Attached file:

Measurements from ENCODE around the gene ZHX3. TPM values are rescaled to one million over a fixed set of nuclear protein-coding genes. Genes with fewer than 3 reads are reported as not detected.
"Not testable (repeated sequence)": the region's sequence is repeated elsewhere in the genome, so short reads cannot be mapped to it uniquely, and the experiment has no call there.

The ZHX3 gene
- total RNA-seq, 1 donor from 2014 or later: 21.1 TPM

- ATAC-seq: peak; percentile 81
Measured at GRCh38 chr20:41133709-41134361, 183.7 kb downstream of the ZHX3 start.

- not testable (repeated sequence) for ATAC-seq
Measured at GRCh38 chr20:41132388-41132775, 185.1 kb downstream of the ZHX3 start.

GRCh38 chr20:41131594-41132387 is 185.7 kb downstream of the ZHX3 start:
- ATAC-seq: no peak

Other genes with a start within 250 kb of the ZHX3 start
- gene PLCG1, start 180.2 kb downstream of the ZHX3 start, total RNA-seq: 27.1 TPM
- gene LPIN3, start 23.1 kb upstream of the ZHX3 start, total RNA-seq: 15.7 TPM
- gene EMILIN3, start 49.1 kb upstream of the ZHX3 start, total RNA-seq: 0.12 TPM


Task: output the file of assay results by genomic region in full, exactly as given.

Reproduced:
Measurements from ENCODE around the gene ZHX3. TPM values are rescaled to one million over a fixed set of nuclear protein-coding genes. Genes with fewer than 3 reads are reported as not detected.
"Not testable (repeated sequence)": the region's sequence is repeated elsewhere in the genome, so short reads cannot be mapped to it uniquely, and the experiment has no call there.

The ZHX3 gene
- total RNA-seq, 1 donor from 2014 or later: 21.1 TPM

- ATAC-seq: peak; percentile 81
Measured at GRCh38 chr20:41133709-41134361, 183.7 kb downstream of the ZHX3 start.

- not testable (repeated sequence) for ATAC-seq
Measured at GRCh38 chr20:41132388-41132775, 185.1 kb downstream of the ZHX3 start.

GRCh38 chr20:41131594-41132387 is 185.7 kb downstream of the ZHX3 start:
- ATAC-seq: no peak

Other genes with a start within 250 kb of the ZHX3 start
- gene PLCG1, start 180.2 kb downstream of the ZHX3 start, total RNA-seq: 27.1 TPM
- gene LPIN3, start 23.1 kb upstream of the ZHX3 start, total RNA-seq: 15.7 TPM
- gene EMILIN3, start 49.1 kb upstream of the ZHX3 start, total RNA-seq: 0.12 TPM